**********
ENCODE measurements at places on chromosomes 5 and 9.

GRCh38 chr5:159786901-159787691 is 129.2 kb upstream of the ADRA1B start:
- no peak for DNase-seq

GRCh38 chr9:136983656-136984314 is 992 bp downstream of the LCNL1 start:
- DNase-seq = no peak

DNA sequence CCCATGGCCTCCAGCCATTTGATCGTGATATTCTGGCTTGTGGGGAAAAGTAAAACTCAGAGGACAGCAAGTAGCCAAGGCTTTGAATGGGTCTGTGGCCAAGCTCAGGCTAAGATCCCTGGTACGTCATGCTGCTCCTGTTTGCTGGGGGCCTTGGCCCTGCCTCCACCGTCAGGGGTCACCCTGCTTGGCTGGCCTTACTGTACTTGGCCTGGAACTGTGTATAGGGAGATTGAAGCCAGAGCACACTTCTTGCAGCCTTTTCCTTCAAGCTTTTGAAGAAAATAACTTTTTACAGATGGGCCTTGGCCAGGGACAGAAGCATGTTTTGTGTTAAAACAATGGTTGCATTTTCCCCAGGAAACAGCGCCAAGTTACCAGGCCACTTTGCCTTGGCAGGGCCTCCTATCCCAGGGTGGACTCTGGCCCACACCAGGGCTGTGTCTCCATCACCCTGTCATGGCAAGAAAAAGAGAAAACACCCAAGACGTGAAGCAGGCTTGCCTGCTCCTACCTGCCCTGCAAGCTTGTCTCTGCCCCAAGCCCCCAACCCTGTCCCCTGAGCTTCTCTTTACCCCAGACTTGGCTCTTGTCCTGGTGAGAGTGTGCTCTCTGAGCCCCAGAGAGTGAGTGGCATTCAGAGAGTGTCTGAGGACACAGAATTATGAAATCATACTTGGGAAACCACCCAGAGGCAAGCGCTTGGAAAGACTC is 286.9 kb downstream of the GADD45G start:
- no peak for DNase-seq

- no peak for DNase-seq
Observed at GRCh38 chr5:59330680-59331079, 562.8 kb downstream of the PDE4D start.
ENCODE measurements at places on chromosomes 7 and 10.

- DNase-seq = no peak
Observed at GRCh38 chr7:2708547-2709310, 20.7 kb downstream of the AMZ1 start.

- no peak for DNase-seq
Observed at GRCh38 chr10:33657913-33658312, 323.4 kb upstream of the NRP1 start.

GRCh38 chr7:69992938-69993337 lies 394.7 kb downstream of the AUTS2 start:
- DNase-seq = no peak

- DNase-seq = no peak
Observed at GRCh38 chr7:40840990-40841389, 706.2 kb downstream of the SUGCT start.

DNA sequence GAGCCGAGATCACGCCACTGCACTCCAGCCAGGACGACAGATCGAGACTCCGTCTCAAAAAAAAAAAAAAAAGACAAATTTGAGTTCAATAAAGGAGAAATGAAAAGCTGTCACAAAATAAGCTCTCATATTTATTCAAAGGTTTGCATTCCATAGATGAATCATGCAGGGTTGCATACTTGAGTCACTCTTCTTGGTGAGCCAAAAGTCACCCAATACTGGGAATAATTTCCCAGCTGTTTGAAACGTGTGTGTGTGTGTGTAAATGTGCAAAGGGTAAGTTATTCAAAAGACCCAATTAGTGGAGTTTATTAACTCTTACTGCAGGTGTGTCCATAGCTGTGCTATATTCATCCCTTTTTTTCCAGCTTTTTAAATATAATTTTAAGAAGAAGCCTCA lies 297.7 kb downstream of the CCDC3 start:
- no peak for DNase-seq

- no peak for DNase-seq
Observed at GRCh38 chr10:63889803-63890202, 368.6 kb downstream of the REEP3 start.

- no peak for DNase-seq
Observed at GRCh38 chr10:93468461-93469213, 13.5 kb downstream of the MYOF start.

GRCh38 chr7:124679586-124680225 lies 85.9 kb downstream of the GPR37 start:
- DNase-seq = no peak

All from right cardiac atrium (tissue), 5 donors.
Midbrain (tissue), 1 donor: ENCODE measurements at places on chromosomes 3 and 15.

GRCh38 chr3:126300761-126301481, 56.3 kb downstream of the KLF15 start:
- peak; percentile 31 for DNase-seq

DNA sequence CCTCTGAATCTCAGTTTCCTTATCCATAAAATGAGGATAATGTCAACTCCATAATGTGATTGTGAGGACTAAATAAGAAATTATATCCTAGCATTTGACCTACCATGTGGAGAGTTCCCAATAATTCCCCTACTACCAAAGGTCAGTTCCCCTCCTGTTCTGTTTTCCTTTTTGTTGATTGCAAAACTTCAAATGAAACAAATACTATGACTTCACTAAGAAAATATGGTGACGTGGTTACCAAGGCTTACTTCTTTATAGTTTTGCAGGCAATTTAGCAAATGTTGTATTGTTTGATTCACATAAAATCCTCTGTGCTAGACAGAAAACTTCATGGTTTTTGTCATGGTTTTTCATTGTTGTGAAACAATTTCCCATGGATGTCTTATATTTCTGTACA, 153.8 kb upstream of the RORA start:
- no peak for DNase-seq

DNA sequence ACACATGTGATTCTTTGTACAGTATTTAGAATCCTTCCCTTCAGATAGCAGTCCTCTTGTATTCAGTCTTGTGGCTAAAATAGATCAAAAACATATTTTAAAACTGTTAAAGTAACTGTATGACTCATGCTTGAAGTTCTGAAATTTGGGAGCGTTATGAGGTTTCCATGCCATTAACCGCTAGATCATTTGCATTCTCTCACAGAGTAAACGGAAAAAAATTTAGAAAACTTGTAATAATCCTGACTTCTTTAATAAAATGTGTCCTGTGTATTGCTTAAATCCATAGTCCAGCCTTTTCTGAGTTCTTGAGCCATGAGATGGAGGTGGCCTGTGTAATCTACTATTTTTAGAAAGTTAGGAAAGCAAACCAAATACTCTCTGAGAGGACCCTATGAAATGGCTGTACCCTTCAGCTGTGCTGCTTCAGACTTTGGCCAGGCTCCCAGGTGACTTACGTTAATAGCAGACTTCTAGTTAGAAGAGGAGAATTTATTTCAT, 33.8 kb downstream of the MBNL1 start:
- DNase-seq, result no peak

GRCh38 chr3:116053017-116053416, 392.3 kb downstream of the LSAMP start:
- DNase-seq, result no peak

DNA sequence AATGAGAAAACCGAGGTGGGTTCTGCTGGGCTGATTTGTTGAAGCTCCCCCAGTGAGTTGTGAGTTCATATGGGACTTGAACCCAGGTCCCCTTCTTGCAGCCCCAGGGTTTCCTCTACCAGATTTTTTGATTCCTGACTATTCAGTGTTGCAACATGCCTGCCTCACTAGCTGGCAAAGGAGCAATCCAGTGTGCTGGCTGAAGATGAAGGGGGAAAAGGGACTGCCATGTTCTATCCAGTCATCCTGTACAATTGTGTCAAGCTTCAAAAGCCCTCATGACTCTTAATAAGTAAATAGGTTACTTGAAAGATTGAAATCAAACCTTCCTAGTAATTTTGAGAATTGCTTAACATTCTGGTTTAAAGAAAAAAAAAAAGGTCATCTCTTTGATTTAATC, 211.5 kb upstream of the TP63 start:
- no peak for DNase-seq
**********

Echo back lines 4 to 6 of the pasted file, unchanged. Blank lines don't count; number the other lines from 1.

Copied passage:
GRCh38 chr9:136983656-136984314 is 992 bp downstream of the LCNL1 start:
- DNase-seq = no peak

DNA sequence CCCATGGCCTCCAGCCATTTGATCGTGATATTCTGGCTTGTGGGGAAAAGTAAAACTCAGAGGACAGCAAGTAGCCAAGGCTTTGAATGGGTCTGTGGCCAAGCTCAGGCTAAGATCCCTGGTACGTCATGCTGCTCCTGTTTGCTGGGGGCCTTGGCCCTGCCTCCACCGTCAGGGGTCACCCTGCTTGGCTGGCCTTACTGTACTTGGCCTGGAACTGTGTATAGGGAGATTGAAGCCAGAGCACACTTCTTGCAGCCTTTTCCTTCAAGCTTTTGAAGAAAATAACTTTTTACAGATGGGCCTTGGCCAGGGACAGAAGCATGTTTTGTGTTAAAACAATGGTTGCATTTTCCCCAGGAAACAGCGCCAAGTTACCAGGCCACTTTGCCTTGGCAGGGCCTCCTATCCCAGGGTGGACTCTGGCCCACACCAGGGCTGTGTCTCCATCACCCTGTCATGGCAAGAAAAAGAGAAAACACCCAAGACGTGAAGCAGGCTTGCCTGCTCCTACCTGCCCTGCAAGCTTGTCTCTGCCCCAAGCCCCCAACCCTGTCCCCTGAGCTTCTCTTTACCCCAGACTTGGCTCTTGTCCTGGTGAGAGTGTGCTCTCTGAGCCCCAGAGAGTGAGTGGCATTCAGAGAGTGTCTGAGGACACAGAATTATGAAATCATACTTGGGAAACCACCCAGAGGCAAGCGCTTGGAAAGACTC is 286.9 kb downstream of the GADD45G start: